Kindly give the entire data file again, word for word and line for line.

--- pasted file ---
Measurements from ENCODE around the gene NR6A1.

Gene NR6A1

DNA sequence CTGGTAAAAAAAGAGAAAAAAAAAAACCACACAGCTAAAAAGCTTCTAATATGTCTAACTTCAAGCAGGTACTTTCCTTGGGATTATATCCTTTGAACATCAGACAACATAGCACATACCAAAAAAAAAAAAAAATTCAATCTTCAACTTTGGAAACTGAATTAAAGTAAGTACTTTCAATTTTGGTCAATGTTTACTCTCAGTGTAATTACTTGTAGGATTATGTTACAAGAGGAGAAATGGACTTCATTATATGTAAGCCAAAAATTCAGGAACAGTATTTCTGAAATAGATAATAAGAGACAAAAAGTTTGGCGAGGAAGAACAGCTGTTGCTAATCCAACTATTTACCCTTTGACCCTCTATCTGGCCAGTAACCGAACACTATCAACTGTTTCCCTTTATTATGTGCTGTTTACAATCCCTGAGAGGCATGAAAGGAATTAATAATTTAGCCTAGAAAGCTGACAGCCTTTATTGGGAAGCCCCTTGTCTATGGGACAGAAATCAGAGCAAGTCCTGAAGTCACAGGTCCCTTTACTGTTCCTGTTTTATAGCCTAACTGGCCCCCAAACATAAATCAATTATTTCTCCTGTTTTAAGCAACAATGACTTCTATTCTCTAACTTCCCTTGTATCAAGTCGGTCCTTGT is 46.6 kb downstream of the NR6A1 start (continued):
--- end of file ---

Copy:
Measurements from ENCODE around the gene NR6A1.

Gene NR6A1

DNA sequence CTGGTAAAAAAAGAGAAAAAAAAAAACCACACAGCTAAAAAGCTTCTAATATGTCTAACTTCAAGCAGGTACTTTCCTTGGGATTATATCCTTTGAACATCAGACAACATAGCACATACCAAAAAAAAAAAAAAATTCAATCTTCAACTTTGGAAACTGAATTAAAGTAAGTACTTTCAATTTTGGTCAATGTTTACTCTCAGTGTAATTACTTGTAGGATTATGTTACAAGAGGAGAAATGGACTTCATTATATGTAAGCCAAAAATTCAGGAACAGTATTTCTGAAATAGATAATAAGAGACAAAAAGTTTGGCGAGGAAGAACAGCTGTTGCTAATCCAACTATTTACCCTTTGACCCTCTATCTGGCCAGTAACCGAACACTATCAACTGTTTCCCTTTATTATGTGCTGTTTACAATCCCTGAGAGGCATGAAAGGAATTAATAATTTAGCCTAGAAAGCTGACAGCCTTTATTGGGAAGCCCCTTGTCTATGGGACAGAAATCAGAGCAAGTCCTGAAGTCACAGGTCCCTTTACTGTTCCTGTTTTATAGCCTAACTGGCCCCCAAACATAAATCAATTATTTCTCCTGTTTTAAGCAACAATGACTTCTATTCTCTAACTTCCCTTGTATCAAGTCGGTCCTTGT is 46.6 kb downstream of the NR6A1 start (continued):